Energy Management. Data centers consume 100x more energy than the offices they support. The cost of energy is on part with IT equipment. Energy management is becoming an enterprise-wide discipline. A key performance indicator (KPI) can be "compute per kW" or "compute per Square foot".
Context Awareness. There are hundreds of thousands of apps for Android-based smart phones and iPhones. Context awareness allows an app to help business travelers in airports know what restaurants are nearby, their flight status, and alternate flights available, based entirely on their location.
Hybrid Clouds. By 2013, over 60 percent of cloud adoption will be to redeploy existing apps like email. Some 80 percent of cloud initiatives will be private or hybrid configurations. Customers want "good enough" technology, and thus Cloud will be mostly an augmentation strategy.
Fabric Computing. The opposite of fully-integrated stacks is the notion of having compute, memory and storage joined together via an interconnect fabric with software to manage the entire environment.
IT Complexity. Robert Glass's Law states that for every 25 percent increase in functionality, there is a 100 percent increase in complexity. See Roger Session's whitepaper [The IT Complexity Crisis: Danger and Opportunity] for more on this.
Patterns and Analytics. Big data and business analytics is a key platform. This is expected to grow 60 percent CAGR.
Impact of Virtualization. Virtualizing your environment should be considered a continuous process, not a one-time project. Many companies are running x86 servers at less than 55 percent, which the speaker considers under-utilized. Virtual Desktop Infrastructure (VDI) is a trade-off, may cost more but have other business benefits to consider. The problem is that many IT shops are organized vertially (a server team, storage team, network team) but problems surface horizontally, and there is no "ownership" for the resolution. Some use "tiger teams" to address this. Companies should reward lateral thinking.
Social Media. Of the ommunications on cell phones by college students, 98.4 percent are text messages, and only 1.6 percent voice phone calls. People search Google for "what was", but they search Twitter for "what is". Most of the growth on Twitter are in the 39-52 year-old demographic. The analyst felt that if your company is blocking or restricting access to facebook, twitter, youtube or other social networking sites, then shame on you. I agree!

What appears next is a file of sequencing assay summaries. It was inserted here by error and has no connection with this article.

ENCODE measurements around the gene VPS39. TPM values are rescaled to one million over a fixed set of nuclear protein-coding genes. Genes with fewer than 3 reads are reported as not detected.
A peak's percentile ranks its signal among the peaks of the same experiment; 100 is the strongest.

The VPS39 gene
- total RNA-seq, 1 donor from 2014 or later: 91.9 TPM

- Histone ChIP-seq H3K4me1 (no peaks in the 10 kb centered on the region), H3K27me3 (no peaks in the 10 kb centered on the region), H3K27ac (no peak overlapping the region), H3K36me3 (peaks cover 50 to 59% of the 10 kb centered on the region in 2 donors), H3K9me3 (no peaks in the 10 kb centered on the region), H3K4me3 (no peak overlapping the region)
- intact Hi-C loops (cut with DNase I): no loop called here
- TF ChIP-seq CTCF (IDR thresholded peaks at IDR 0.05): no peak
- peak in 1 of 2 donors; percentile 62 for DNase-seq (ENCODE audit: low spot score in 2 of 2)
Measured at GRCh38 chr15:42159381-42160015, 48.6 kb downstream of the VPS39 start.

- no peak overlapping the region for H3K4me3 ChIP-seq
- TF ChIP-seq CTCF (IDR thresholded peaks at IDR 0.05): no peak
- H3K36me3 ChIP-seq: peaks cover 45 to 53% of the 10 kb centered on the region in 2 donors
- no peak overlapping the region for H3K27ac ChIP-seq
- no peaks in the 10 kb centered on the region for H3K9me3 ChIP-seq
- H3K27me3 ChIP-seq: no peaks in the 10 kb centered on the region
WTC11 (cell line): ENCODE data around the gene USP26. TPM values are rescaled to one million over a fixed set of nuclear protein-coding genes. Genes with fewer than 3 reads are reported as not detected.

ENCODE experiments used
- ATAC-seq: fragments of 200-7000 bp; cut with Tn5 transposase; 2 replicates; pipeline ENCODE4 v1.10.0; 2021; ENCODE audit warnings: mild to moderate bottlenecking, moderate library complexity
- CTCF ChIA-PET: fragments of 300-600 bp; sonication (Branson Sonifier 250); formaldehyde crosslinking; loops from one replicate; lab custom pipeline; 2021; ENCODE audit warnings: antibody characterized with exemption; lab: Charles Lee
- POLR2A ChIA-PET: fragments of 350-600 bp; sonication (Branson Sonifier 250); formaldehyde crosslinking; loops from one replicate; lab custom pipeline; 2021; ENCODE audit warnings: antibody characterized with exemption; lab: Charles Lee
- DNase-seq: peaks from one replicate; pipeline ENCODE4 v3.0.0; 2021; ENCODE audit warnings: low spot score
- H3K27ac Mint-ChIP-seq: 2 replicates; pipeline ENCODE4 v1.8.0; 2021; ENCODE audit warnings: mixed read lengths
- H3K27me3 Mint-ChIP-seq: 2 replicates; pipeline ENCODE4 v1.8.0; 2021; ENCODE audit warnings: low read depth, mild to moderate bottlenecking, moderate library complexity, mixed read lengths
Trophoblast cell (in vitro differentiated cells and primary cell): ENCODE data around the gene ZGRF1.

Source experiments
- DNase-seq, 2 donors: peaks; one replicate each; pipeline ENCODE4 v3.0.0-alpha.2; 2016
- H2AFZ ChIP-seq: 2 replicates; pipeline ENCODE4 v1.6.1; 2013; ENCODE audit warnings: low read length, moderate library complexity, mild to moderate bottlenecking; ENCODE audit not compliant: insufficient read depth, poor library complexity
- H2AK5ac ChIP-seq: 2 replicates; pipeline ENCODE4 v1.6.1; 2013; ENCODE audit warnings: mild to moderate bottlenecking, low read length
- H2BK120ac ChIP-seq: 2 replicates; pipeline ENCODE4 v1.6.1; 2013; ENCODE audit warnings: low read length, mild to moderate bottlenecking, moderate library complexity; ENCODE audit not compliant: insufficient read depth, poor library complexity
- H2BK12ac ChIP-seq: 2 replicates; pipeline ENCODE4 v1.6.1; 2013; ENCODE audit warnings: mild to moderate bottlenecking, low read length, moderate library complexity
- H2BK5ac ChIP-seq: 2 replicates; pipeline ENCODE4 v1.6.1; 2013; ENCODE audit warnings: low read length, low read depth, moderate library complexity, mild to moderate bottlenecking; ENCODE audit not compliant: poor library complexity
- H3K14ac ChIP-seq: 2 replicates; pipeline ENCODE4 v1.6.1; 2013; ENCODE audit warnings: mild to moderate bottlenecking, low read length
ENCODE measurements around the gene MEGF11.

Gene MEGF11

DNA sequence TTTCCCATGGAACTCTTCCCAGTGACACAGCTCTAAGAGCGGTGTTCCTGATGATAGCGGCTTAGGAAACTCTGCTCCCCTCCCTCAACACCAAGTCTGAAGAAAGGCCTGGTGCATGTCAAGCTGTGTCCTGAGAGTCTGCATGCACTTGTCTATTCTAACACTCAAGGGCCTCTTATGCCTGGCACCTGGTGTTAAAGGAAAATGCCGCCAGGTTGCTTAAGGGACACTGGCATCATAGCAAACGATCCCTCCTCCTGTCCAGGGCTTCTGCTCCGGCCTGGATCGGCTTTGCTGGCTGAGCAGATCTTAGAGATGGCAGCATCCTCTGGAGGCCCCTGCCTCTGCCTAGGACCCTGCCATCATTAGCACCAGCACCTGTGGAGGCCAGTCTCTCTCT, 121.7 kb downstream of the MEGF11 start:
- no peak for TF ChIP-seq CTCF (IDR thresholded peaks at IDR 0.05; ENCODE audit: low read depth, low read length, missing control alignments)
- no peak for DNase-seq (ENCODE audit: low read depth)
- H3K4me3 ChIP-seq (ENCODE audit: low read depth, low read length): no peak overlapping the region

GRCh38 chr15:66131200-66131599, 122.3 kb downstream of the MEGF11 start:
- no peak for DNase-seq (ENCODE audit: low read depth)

Flooding in Thailand. Over two million square feet of HDD production space were flooded, and this will impact HDD prices for 2012. Already, a 2TB drive that was selling for $79 at local store is now selling for $190.
How To Get Your CFO's Support For Strategy and Funding
In the first of a series of "mastermind interviews", the analyst interviewed their own CFO Chris Lafond. Ultimately, it is about business results. They have grown annual 15-20 percent, from 250 million in 2003 to 1.3 billion US dollars in 2011 for annual revenue, 4600 employees, doing business in 85 countries. The company is focused on three business areas: Research, Consulting, and Events like this one. Chris does not approve 3-5 year projects, and instead requests projects be broken up into year-long phases. ROI can be very misleading, and he asks instead for benefits and contributions to initiatives.
It is important to keep the horse in front of the cart. Accounting departments should not drive business decisions. For example, companies should not move to the public cloud just so that the accounting department can shift from CAPex to OPex. Try to depreciate as soon as possible. Likewise, green technologies and social responsibility are factors, but not drivers of business decisions. Acquisitions are a natural evolution of the market, so risk mitigation strategies should be in place in case your vendor of choice is acquired by someone you don't like.
For BC/DR planning, the analyst has a single Data Center approach, but Chris indicated that IT is looking to expand this. Their single datacenter for one part of their business was in Florida, and the other in Massachusetts, and both impacted by Hurricanes or Earthquakes recently.
The "lightning round" asked Chris his thoughts, either thumbs up, thumbs down, or neutral, on single ideas or concepts. I liked this part of the interview!
Chargeback? Thumbs down. He doesn't feel you should have internal fighting over charge rates. He prefers showback instead.
BYO Device with stipend? Thumbs down, but inevitable. Giving people a chunk of money to buy their own laptop, smart phone or tablet of choice may wreak havoc on the IT department for support and service.
Telepresence? Thumbs down. Cool, but very expensive. I don't think people are prepared to exploit the benefits of this.
Corporate apps on public "app stores"? Thumbs down. Concerns over security and integration is main issue.
Access to Social Networks? Thumbs up. This is how employees communicate and collaborate. Don't stifle them doing the right things just because you are afraid they might waste 20 minutes on Facebook per day.
Your IT budget? It's up slightly 1-5 percent for 2012.
Cloud? Promising, some challenges related to integration and security.